In the publication, Judith Rodin, President of The Rockefeller Foundation, suggests that the number of young people between the ages 15 and 24 in Africa will double from 200 million to 400 million by 2045. But only up to 5 million jobs will be created for the 10-12 million youth eligible to enter the formal economy annually. How to solve this?
Perhaps digital tools are able to provide insights and an understanding of the future of youth empowerment and employment. As digital tools become more efficient in solving daily productivity problems and more adaptive to learned situations, we’ll progress to a stage where digital tools can be deployed to solve some of society’s greatest challenges, including unemployment and/or employability.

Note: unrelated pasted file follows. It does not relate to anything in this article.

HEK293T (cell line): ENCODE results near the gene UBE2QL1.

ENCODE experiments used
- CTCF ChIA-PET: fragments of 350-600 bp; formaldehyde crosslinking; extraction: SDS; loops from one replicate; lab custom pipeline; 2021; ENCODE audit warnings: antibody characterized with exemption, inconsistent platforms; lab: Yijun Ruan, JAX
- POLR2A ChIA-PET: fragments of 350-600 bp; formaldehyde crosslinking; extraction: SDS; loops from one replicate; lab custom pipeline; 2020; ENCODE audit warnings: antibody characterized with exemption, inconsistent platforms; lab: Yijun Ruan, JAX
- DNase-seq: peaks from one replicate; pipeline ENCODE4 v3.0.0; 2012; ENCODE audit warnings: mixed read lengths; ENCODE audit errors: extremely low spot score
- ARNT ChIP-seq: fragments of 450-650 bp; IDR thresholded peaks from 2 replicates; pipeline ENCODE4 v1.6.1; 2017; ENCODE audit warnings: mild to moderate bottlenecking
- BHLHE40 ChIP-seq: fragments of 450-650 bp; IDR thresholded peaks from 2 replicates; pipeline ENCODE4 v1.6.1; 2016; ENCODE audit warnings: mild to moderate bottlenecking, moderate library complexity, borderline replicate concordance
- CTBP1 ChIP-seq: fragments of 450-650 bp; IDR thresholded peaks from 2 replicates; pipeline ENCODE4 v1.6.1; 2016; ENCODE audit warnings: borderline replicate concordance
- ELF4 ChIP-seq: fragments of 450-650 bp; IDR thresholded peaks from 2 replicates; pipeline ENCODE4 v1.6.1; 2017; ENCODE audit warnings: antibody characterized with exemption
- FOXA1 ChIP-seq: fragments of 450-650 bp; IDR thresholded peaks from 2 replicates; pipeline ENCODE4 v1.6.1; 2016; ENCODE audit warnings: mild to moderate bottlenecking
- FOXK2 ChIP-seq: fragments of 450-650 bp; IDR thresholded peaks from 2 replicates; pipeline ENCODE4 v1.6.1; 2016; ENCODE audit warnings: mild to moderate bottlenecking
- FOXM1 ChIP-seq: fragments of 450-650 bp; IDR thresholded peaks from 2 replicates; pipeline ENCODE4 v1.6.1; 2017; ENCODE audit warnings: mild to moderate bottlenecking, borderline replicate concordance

Social networks have been doing this for advertising since their inception, leading to extremely successful business models. Can the same practices not be applied to civil society organizations, by designing digital tools that effectively address their unique requirements?
As an example of what is being already done, HuffPost names Coca Cola’s program called 5by20. 5by20 is The Coca-Cola Company’s global commitment to enable the economic empowerment of 5 million women entrepreneurs across the company’s value chain by 2020.
Another overlooked solution is placing youth with local civil society organizations, many of which seek support by means of volunteerism. This is arguably one of the most impactful ways to build social cohesiveness. To this effect, it has been proven in the US and in the UK that ‘volunteerism’ is able to increase a young person’s employability by up to 40%.